It looks like not everyone is digging the native HTML5 marketing claims from the software giant.
With the launch of Internet Explorer 10 Platform Preview 1, Microsoft had to say the following:
Web sites and HTML5 run best when they run natively, on a browser optimized for the operating system on your device. We built IE9 from the ground up for HTML5 and for Windows to deliver the most native HTML5 experience and the best Web experience on Windows. The only native experience of the Web of HTML5 today is on Windows 7 with IE9.
It looks like the recent Opera 11.10 release includes a flawed/not well thought feature which displays the X button for the specific pages/tabs that open in a new window after the mouse click.
So my question to Opera is: how do I actually open one without closing it?
Click here to test it.
The final version of Opera 11.10 has been just released and can be downloaded here. In case you are using Opera 11.10 RC 4.1, there is no need to do so because it’s the very same build.
There are plenty of new features and improvements in the following version, including:
If you don’t like the way Opera 11.10 displays zoomed in site/logo thumbnails in the new Speed Dial, then here is how to fix this:
Right Click > Reload Every > 30 Minutes (or any other option)
Right Click > Reload
You will now notice that the full site thumbnails are back. However, if you don’t like the distraction by the constantly changing working environment, then click the following:
Right Click > Reload Every > Never
You now have static, full site thumbnails, just like in the older versions of Opera.
- Internet Explorer 9 (IE9) vs. Firefox 4 vs. Google Chrome 10 vs. Opera 11 vs. Safari 5
- March, 2011: Firefox, Chrome, Safari Share Up; Internet Explorer – Down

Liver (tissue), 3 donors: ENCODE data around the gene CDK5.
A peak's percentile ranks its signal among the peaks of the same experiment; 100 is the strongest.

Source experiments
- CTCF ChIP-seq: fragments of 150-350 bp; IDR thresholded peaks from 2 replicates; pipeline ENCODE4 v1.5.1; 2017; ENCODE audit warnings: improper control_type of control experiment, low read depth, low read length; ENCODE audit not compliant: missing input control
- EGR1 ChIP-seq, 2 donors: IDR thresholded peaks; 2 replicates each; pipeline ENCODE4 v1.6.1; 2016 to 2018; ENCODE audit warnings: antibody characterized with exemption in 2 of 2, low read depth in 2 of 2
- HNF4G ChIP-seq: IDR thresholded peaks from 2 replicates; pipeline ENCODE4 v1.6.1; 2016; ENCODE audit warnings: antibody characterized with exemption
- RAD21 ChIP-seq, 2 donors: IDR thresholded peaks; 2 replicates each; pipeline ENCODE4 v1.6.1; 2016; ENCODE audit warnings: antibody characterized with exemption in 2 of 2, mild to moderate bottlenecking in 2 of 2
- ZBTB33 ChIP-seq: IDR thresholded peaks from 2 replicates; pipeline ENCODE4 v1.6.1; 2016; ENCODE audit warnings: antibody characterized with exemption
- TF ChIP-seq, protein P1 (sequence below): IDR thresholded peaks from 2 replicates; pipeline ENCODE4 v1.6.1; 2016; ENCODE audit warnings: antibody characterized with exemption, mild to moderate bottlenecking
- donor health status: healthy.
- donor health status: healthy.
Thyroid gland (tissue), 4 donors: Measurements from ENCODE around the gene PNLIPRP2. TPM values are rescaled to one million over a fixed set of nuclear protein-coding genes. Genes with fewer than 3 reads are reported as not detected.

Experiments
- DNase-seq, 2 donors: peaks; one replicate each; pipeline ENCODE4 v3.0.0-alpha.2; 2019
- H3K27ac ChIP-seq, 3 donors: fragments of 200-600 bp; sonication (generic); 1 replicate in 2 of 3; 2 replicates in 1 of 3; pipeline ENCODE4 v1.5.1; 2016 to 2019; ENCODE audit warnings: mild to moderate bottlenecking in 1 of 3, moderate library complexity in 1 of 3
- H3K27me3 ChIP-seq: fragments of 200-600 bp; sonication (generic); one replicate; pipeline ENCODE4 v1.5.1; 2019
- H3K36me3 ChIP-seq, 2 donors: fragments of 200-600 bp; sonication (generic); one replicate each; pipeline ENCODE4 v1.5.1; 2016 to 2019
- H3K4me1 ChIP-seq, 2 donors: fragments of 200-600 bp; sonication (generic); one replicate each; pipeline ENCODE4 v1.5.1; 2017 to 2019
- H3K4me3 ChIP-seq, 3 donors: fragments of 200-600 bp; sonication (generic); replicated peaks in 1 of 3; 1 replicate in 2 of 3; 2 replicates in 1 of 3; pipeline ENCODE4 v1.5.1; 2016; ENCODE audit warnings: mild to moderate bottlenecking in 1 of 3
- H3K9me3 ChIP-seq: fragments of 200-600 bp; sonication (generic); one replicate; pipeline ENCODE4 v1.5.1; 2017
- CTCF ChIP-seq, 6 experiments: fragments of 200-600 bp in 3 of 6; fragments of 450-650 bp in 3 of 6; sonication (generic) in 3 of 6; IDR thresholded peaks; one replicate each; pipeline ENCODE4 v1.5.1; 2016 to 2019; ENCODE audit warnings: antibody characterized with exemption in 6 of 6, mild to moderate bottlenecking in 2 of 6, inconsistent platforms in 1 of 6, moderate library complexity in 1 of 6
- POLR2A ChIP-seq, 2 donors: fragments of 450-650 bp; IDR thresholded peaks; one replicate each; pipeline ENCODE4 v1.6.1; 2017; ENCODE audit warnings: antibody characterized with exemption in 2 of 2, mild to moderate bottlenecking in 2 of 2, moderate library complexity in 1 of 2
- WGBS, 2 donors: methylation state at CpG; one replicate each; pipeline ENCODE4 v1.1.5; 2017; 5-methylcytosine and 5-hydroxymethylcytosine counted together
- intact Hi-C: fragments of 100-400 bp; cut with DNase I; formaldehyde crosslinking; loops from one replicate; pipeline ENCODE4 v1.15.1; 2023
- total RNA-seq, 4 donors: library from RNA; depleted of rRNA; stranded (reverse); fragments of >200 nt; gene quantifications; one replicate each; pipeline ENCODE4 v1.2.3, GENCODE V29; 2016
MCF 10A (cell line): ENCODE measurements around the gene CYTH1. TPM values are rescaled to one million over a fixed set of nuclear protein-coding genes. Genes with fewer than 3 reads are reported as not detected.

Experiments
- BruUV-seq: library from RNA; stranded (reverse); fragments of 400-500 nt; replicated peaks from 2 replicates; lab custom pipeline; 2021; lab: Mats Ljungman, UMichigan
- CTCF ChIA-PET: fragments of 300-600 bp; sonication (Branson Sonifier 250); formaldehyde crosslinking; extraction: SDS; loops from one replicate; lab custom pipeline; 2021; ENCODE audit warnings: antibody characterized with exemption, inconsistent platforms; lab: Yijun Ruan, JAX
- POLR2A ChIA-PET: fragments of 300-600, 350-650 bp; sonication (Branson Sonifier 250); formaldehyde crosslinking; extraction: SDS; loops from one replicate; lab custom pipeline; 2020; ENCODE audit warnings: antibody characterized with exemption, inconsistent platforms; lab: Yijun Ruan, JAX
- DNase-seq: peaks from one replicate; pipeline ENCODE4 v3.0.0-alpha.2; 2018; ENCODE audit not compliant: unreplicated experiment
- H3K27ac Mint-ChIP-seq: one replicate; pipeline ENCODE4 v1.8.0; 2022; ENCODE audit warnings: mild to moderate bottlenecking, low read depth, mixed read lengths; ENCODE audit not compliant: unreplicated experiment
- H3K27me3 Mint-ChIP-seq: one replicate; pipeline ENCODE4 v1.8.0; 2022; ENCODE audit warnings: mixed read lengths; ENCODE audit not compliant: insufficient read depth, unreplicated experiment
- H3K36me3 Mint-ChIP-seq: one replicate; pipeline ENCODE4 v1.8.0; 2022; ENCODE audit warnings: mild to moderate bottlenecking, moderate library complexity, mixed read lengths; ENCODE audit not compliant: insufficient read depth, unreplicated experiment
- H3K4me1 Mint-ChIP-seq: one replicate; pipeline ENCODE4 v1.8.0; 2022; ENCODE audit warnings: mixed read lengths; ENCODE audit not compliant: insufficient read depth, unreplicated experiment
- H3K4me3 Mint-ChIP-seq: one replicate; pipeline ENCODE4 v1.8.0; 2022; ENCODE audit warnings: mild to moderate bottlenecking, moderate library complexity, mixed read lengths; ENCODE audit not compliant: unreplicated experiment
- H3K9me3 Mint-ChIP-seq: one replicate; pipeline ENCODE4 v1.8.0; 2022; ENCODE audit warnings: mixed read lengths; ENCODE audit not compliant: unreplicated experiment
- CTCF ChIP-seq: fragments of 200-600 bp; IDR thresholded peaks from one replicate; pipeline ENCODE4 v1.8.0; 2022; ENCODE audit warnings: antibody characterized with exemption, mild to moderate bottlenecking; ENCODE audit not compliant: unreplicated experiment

- Mozilla Names Slow Extensions
- Google Chrome to Receive Scrolling Tabs
- Google Chrome to Improve Security
- Google Chrome Cookies
- The Story of Opera Employee
- Download Opera 11.10 RC
- CycleBlob: WebGL Lightcycle Game
- How Would You Change FavBrowser?
- FavBrowser.com v3 Launched
Now here is something for the cheerleaders.
Web site compression technology, Opera Turbo, has just received a significant upgrade which will certainly improve your browsing experience.
Thanks to WebP compression, JPEG images not only do look better now but also take less time to load (see picture above).
If you are up for some reading, then here is something to check out.
Lawrence Eng, the former employee of Opera Software, has shared his story on what it was like to work for the company whose products are used by millions of people worldwide and how challenging can it be to actually create such software when each individual is different.
The first release candidate of Opera 11.10 has been just released and can be downloaded here.
According to the official blog post, the following version continues to polish the Speed Dial, includes lots of bug fixes and has various improvements that reduce the power consumption.
One thing I did not like about setup is the fact that it was trying to connect to the Internet (guess for the installation tracking purposes).
For a complete list of changes, visit the following post.
Thanks to everyone who sent this.
Some time ago, TomsHardware has published a nice list of benchmark results for the top 5 web browsers. Unfortunately, they did not test the final version of Firefox 4.
Well, this is no longer the case as the most recent tests now include the following:
Internet Explorer 9
Google Chrome 10
With the release of Internet Explorer 9 and Firefox 4, it’s time to find out, how those releases affected major web browsers market share for the month of March.
Despite the launch of IE9, Microsoft’s web browser continues the downtrend. This time it has decreased by 0.85 point, from 56.77% to 55.92%.